- W. Li and A. Godzik, “Cd-hit: a fast program for clustering and comparing large sets of protein or nucleotide sequences,” Bioinformatics, vol. 22, no. 13, pp. 1658–1659, 2006.
- S. F. Altschul, W. Gish, W. Miller, E. W. Myers, and D. J. Lipman, “Basic local alignment search tool,” Journal of Molecular Biology, vol. 215, no. 3, pp. 403–410, 1990.
- G. E. Crooks, G. Hon, J. M. Chandonia, and S. E. Brenner, “WebLogo: a sequence logo generator,” Genome Research, vol. 14, no. 6, pp. 1188–1190, 2004.
- E. W. Sayers et al., “Database resources of the National Center for Biotechnology Information,” Nucleic Acids Research, vol. 40, pp. 13–25, 2012.
- R. R. Sokal and C. D. Michener, A Statistical Method for Evaluating Systematic Relationships, vol. 38 of University of Kansas Science Bulletin, 1958.
- A. Wismueller, “A computational framework for nonlinear dimensionality reduction and clustering,” Lecture Notes in Computer Science, vol. 5629, pp. 334–343, 2009.
- D. Langosch and J. Heringa, “Interaction of transmembrane helices by a knobsinto-holes packing characteristic of soluble coiled coils,” Proteins, vol. 31, no. 2, pp. 150–159, 1998.
- M. C. Thomsen and M. Nielsen, “Seq2Logo: a method for construction and visualization of amino acid binding motifs and sequence profiles including sequence weighting, pseudo counts and two-sided representation of amino acid enrichment and depletion,” Nucleic Acids Research, vol. 40, pp. W281–W287, 2012.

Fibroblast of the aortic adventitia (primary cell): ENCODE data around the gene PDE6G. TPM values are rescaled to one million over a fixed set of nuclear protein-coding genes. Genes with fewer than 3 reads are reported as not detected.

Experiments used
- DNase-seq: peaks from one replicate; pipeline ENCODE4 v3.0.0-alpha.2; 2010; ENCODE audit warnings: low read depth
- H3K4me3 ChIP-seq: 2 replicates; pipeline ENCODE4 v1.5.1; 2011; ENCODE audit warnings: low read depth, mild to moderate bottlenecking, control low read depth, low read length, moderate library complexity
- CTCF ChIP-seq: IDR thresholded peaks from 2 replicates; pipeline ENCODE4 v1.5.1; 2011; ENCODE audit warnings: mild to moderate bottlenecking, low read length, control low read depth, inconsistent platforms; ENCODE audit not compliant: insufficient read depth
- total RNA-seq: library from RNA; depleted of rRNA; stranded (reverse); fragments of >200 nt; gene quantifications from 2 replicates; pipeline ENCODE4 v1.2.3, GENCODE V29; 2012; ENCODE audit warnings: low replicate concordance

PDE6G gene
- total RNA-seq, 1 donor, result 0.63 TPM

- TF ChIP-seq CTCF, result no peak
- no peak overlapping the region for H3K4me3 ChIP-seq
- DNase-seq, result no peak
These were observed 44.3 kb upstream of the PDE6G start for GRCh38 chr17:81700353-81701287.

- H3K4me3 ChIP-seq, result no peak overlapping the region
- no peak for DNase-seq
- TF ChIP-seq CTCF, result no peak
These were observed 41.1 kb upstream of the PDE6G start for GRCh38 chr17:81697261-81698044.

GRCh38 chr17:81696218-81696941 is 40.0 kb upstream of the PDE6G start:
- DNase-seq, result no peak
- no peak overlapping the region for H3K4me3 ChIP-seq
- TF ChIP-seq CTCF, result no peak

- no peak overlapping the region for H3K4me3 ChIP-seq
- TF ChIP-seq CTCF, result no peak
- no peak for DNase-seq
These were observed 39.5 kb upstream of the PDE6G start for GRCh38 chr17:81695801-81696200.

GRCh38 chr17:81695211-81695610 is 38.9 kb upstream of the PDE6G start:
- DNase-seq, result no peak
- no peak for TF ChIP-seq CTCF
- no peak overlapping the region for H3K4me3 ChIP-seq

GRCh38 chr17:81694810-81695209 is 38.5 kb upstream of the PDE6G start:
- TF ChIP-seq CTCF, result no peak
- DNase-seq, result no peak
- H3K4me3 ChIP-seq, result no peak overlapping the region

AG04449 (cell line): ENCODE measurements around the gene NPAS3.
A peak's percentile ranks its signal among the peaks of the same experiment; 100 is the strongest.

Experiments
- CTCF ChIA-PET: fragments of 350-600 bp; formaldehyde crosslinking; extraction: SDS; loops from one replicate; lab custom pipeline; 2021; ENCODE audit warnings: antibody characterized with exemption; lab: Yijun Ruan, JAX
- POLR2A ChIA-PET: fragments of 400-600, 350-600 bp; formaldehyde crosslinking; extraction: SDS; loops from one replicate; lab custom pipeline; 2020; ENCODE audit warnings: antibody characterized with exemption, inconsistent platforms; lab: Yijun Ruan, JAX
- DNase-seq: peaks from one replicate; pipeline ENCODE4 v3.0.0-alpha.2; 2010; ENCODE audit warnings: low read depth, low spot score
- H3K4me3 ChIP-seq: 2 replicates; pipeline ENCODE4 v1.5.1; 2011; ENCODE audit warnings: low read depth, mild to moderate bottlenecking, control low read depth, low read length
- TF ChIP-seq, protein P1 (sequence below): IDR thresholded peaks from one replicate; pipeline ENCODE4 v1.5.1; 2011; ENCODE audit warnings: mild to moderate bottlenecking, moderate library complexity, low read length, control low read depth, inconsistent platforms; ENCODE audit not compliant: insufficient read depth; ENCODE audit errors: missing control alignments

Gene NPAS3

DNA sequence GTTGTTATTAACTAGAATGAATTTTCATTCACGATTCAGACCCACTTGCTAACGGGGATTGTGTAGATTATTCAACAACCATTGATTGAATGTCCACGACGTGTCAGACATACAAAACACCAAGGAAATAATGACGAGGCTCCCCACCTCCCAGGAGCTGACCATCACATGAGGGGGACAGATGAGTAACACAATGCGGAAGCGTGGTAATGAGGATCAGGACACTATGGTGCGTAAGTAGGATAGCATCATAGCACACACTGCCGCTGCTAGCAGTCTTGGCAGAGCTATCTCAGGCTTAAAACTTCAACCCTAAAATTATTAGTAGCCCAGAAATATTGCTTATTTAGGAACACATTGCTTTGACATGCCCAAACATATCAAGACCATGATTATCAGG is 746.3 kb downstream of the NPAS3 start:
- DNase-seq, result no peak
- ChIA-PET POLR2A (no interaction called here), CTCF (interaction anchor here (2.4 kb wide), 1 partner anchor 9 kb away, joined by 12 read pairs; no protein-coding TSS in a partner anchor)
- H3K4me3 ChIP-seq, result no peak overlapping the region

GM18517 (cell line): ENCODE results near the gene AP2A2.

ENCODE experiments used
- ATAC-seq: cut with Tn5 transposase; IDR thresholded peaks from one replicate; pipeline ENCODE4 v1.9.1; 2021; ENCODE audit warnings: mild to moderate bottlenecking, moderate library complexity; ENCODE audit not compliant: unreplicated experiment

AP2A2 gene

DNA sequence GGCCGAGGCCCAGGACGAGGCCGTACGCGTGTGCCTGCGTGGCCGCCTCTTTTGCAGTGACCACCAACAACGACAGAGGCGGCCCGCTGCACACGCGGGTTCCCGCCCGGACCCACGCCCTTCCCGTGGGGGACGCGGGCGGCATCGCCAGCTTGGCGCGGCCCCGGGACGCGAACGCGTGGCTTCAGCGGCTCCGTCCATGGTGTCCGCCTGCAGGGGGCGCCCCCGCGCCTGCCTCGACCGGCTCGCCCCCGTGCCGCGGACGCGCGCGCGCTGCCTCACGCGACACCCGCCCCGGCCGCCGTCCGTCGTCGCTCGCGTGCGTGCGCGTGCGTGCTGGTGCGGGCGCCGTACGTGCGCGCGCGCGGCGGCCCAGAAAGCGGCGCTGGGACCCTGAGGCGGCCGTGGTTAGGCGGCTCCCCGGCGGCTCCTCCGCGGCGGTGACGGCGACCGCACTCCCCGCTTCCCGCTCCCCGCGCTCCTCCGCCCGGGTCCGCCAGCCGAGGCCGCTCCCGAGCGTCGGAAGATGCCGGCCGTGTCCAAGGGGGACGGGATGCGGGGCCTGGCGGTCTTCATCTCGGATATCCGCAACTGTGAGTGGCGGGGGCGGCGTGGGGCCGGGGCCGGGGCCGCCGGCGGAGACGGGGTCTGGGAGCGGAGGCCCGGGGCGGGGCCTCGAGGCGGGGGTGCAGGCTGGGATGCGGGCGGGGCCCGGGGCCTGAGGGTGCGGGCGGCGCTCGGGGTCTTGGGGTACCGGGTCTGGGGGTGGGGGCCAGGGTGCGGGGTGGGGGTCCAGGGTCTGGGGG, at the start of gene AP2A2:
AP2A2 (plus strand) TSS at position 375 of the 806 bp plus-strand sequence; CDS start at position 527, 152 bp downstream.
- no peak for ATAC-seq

- L. Wilkinson and M. Friendly, “The History of the Cluster Heat Map,” 2008, www.cs.uic.edu/~wilkinson/Publications/heatmap.pdf.
- E. L. Sonnhammer, G. von Heijne, and A. Krogh, “A hidden markov model for predicting transmembrane helices in protein sequences,” Proceedings of the International Conference on Intelligent Systems for Molecular Biology, vol. 6, pp. 175–182, 1998.
- B. Carl and T. John, Introduction to Protein Structure, Taylor and Francis, Auflage, 2nd edition, 1998.
Copyright © 2013 Steffen Grunert et al. This is an open access article distributed under the Creative Commons Attribution License, which permits unrestricted use, distribution, and reproduction in any medium, provided the original work is properly cited.